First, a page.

This Sunday evening was movie night. I was showing a movie from Iran and on the way there it was starting to rain. Rain here usually takes a heavy toll on attendance for anything, but it really hits on a Sunday evening. For once we started nearly on time. However, I was disappointed as I looked around and only saw seven students from my class of 38. During the movie people kept walking into the room, and I saw more of my students coming in. Then, with about 5-10 minutes left in the movie, the power went out. The power came back on, and in the process of restarting the LCD projector I talked to the monitor of my class and he told me that 30 students where there, which made me feel much better. Then the power came back on and we restarted, and got a little further before the power went off again. We were so close to the end that I just told people that they could go home. I thought the movie was a little artsy, and I was worried that most people watching it wouldn’t care for it, but afterwards a student came up to me and said “Thay oi!” (this phrase literally means “hey teacher,” and I’ve asked this student before why she addresses me in Vietnamese, and she just responded: “I like to.”). I asked her what she wanted and she asked for more information about the movie. Then a man I’d never seen came up and asked about the title in very good English and then wrote it on his hand (I later learned that he works in a company nearby).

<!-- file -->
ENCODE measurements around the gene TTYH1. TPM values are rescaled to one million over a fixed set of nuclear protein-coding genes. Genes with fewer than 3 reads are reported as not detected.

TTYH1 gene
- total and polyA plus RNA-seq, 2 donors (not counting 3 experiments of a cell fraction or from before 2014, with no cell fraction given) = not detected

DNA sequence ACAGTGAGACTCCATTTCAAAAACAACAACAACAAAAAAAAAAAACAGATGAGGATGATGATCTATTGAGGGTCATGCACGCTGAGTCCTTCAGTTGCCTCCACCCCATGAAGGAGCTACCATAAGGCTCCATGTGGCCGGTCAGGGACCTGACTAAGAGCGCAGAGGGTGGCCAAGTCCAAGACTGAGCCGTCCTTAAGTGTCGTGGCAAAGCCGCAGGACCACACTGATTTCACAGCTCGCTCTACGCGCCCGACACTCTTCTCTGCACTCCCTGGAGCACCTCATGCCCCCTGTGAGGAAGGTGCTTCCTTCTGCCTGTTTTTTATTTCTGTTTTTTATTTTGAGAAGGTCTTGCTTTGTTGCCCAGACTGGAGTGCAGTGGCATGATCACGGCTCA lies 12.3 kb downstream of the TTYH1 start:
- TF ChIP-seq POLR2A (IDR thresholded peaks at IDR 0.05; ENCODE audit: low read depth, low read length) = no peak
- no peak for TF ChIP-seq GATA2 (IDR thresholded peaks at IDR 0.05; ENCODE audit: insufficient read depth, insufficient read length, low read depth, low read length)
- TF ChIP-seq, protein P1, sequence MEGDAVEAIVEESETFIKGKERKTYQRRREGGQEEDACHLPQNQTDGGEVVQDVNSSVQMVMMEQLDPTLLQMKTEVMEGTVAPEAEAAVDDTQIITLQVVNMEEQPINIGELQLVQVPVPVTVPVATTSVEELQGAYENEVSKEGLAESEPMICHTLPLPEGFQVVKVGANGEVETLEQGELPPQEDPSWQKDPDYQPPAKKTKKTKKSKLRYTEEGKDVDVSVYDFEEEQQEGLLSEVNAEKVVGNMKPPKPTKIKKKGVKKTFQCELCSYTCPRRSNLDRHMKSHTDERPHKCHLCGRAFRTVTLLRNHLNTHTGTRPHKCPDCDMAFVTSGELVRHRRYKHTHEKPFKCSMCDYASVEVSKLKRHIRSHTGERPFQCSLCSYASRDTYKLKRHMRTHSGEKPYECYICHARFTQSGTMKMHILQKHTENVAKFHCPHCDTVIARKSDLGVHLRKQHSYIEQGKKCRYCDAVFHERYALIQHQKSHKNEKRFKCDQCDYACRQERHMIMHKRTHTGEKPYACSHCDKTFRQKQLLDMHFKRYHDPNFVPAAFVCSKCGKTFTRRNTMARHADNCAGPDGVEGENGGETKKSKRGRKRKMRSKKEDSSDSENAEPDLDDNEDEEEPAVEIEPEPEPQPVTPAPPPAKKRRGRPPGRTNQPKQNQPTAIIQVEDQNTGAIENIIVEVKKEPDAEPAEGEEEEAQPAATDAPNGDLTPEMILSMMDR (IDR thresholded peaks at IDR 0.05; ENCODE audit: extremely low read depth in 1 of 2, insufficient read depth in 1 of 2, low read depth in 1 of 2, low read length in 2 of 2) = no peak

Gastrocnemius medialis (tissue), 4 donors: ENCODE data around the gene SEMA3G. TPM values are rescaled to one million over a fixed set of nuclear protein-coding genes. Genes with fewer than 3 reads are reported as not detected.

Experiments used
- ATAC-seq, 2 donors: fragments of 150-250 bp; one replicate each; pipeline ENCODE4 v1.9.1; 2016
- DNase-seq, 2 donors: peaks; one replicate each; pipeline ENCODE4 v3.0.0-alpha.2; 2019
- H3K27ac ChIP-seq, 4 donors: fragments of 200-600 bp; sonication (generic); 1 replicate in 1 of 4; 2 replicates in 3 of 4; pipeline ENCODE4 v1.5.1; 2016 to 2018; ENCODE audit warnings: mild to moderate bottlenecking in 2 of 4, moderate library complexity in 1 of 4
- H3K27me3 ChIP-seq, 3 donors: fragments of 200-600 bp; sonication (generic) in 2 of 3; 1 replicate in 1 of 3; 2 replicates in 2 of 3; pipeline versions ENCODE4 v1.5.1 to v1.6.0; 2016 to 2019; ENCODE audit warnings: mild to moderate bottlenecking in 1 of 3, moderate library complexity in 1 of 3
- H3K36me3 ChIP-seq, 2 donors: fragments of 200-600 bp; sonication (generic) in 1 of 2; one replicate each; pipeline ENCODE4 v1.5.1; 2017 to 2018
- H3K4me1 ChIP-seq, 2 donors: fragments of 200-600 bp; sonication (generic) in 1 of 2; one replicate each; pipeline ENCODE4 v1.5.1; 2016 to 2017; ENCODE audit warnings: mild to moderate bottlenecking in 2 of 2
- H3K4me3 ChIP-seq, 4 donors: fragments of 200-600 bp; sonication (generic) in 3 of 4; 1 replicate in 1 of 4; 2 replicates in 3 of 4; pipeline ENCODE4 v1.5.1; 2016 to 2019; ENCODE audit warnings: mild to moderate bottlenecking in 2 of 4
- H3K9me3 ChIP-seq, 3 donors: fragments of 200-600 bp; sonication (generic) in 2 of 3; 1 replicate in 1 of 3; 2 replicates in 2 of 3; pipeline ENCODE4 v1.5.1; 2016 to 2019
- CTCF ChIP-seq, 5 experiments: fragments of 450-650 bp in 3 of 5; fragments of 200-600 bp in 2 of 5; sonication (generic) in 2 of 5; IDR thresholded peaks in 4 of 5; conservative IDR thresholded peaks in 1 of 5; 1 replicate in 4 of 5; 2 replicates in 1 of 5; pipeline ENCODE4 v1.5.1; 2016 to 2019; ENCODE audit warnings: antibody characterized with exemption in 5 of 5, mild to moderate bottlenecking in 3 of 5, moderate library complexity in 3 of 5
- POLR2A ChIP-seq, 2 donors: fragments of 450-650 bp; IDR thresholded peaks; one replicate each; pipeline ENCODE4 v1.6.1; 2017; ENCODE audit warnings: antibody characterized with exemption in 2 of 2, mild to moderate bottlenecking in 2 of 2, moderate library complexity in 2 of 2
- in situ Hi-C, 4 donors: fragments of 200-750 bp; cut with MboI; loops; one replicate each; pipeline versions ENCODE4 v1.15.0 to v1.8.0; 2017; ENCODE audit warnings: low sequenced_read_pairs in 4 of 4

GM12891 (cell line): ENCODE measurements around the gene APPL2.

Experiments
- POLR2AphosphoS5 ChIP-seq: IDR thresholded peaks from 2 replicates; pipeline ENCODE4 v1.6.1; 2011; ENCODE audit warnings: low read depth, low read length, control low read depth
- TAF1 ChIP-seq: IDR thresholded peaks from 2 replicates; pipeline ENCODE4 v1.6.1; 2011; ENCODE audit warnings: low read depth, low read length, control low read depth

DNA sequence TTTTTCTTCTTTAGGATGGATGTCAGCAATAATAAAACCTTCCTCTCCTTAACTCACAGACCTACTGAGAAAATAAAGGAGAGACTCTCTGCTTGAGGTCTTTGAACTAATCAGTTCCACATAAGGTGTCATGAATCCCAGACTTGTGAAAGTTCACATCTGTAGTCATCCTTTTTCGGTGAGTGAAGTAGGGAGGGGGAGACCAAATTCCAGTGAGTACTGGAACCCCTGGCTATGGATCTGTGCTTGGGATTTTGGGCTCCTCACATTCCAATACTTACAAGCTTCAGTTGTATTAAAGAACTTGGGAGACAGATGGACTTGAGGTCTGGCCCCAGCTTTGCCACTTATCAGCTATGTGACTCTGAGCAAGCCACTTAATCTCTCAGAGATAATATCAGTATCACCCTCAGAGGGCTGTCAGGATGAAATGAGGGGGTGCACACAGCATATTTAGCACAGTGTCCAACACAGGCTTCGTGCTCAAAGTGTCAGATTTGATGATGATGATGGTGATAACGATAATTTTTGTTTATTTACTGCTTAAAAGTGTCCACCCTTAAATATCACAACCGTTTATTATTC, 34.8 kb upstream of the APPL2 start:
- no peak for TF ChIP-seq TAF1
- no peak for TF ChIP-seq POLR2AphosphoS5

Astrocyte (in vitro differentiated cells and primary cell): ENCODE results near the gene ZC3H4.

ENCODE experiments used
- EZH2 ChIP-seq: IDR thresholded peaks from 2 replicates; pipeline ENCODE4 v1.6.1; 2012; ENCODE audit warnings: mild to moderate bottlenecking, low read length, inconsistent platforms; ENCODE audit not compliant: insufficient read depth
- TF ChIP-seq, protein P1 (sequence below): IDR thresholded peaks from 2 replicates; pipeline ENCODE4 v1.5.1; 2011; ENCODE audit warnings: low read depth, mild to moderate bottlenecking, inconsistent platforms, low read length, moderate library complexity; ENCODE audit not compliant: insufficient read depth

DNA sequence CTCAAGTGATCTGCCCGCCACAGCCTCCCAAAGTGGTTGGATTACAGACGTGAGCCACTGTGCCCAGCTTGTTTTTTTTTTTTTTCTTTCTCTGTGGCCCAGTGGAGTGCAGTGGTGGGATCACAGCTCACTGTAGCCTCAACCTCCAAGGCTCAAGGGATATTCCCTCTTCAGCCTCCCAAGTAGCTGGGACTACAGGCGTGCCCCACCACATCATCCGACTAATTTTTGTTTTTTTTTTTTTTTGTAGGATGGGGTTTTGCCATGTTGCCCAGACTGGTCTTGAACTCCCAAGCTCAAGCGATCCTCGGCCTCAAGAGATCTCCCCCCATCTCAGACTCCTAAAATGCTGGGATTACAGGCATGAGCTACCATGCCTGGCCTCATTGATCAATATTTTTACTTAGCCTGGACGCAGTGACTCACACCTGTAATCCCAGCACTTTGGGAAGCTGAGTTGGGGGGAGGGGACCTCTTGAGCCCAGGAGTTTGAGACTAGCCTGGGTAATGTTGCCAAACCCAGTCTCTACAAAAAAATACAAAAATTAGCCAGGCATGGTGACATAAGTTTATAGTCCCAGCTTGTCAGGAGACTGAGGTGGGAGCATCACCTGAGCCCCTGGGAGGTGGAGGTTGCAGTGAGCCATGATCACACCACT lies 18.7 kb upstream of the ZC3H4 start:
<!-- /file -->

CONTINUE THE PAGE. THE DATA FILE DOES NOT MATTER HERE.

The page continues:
Finally, me and three other teachers made it out of the room and decided that we were going to Quy’s Speaking Club. Quy is the name of a man who runs a small sidewalk restaurant which serves good grilled beef rolled up in leaves. One weekend, we decided that it would be a good idea to go there after English Speaking Club (which we abbreviate as E.S.C.), and we gone there a couple times on Sunday evenings after activities with students. Our little pun is to call this get together Quy S.C., because Quy sounds the same as the word “we” in English, so the whole thing sounds like E.S.C.

After eating beef for some time with a light drizzle falling on the awning above where we were sitting, we decided that it was time to head home. As we were leaving the owner/cook of the place grabbed my hand and said: “Thank you, teacher.” On the way home a group of kids yelled “hello!” in a friendly way, a way that made me think that they’d only seen a few foreigners in their lives. And to top everything off, when I was almost home a student said “Hi, Eric” as I drove to campus. These things may seem superficial, to an observer, but they just made me feel so appreciated, not only by the students and teachers at AGU, but by the people in the community as well. When these things happen it makes me never want to leave this place.


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